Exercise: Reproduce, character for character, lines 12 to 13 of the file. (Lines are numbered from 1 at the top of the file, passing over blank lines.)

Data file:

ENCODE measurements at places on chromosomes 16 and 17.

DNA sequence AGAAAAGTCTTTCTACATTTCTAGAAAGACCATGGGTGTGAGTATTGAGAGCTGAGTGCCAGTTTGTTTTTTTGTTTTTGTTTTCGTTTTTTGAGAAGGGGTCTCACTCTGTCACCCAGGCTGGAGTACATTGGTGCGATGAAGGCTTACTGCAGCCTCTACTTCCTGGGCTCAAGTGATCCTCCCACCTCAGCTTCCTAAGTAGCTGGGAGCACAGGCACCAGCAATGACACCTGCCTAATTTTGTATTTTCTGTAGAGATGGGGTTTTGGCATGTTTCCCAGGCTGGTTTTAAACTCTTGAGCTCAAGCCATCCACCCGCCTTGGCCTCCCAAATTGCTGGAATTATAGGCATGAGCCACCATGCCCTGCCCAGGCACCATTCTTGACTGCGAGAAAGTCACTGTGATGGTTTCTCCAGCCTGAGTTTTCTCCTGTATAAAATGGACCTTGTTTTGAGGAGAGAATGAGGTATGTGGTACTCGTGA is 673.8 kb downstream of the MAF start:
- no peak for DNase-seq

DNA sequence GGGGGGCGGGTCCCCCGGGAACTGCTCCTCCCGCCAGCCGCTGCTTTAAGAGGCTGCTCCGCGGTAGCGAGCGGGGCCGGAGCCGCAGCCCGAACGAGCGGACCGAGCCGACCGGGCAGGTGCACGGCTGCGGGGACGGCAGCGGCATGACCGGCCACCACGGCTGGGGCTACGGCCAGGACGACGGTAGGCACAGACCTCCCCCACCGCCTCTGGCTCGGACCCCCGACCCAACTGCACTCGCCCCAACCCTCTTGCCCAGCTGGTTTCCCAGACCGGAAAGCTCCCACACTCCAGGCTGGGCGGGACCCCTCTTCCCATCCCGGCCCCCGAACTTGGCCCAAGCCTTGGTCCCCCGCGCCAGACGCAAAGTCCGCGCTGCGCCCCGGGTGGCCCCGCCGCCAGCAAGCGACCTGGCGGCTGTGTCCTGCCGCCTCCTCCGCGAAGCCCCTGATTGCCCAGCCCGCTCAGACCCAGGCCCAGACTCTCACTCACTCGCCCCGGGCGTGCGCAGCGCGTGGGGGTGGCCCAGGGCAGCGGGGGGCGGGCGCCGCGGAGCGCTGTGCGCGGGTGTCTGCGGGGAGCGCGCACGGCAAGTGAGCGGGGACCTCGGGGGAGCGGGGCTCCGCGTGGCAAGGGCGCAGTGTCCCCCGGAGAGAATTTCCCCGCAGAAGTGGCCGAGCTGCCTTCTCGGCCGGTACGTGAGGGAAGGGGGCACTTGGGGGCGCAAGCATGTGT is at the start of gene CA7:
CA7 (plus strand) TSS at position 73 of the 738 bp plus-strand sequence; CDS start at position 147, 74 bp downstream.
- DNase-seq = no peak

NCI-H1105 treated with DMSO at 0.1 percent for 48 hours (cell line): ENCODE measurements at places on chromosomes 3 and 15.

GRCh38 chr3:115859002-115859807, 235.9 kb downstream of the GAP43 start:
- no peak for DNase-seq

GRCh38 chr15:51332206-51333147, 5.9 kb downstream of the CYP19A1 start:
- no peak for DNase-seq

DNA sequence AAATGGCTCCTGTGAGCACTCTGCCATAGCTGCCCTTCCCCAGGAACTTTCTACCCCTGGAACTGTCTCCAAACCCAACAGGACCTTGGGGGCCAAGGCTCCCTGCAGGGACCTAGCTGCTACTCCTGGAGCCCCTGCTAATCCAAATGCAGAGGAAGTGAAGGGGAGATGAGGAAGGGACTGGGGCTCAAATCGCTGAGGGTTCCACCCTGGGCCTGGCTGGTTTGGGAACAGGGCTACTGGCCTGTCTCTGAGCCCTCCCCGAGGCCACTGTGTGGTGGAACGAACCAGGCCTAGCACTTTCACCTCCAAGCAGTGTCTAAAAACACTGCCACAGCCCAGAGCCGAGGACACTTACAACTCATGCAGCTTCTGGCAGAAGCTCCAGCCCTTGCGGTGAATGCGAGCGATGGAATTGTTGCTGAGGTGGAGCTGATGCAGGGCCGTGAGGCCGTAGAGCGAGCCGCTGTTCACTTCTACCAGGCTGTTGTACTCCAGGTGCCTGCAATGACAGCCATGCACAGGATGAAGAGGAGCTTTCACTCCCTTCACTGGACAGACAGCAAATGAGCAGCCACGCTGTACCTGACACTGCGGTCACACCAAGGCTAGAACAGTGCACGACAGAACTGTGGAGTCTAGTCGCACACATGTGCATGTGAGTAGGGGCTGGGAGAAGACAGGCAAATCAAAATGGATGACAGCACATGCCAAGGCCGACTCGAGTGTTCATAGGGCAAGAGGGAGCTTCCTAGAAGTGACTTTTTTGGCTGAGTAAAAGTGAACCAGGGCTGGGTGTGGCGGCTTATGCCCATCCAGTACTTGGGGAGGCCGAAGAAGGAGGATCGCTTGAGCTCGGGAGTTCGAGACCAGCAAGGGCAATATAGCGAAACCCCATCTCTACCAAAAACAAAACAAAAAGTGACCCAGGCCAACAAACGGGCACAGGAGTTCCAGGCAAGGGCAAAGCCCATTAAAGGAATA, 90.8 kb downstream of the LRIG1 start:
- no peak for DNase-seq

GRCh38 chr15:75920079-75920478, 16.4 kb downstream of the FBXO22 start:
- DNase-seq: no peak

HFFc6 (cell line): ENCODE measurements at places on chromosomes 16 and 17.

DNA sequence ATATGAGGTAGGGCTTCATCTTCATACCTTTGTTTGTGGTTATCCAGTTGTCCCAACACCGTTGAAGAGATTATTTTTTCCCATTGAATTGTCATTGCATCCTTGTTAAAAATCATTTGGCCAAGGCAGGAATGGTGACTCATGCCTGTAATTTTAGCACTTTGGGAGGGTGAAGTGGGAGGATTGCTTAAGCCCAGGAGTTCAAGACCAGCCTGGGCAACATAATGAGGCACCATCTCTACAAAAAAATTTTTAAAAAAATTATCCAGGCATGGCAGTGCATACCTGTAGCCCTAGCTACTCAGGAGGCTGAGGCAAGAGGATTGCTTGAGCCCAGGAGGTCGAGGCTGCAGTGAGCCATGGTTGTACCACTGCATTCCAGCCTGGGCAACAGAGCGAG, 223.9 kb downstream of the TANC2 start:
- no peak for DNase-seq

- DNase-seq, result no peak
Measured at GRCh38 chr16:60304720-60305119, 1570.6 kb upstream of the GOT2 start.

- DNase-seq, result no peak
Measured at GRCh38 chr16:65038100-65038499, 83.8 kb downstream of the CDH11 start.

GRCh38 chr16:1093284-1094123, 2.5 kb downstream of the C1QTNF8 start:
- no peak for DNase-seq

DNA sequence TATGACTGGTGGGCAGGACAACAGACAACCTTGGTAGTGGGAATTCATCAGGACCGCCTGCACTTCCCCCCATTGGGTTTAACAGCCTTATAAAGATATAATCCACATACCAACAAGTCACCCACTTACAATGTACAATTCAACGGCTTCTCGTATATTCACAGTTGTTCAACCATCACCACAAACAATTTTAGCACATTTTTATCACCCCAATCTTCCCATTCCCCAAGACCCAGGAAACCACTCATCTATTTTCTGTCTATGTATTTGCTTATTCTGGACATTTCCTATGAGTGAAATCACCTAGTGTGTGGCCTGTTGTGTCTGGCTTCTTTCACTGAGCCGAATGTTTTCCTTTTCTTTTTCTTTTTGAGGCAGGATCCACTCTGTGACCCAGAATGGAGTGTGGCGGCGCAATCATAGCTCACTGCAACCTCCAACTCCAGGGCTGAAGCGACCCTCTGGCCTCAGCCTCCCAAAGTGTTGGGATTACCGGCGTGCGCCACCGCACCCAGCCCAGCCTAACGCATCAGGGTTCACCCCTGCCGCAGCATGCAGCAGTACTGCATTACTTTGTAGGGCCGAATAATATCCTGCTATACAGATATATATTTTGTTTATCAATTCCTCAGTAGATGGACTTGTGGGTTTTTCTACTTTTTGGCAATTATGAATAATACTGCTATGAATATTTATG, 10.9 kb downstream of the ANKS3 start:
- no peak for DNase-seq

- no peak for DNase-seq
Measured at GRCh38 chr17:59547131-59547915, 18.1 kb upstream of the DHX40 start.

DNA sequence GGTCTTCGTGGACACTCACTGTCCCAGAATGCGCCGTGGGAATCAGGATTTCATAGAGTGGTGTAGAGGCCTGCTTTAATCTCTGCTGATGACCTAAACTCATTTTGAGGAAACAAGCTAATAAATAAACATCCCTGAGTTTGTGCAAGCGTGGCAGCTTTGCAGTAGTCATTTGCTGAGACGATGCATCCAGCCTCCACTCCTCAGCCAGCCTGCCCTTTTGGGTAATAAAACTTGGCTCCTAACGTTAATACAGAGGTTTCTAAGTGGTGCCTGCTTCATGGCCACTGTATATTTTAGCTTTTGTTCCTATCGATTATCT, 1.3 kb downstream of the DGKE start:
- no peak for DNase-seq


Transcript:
DNA sequence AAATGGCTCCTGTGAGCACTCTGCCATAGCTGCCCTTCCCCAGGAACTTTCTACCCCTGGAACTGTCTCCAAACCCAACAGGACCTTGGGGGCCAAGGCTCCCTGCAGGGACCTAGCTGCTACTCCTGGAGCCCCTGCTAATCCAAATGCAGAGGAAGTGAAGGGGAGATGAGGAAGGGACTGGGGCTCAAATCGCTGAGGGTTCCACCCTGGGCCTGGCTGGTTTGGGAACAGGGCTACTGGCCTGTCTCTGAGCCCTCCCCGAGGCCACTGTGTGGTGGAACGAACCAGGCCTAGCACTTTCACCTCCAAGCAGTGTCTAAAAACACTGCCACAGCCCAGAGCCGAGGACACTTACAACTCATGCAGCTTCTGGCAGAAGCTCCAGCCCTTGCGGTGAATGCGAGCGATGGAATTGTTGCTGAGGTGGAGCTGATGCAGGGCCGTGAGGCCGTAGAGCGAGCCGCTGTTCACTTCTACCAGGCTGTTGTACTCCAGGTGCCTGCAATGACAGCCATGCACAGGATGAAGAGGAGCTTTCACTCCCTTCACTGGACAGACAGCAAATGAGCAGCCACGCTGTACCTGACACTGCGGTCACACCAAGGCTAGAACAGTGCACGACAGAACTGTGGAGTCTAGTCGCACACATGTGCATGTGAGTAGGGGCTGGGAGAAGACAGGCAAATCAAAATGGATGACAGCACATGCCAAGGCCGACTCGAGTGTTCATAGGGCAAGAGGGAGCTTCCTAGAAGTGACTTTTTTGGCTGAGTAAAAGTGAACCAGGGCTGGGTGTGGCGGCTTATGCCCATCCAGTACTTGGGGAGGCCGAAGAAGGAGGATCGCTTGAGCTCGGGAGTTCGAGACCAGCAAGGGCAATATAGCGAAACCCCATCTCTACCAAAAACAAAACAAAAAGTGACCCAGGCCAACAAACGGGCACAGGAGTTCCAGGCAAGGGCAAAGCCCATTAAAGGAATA, 90.8 kb downstream of the LRIG1 start:
- no peak for DNase-seq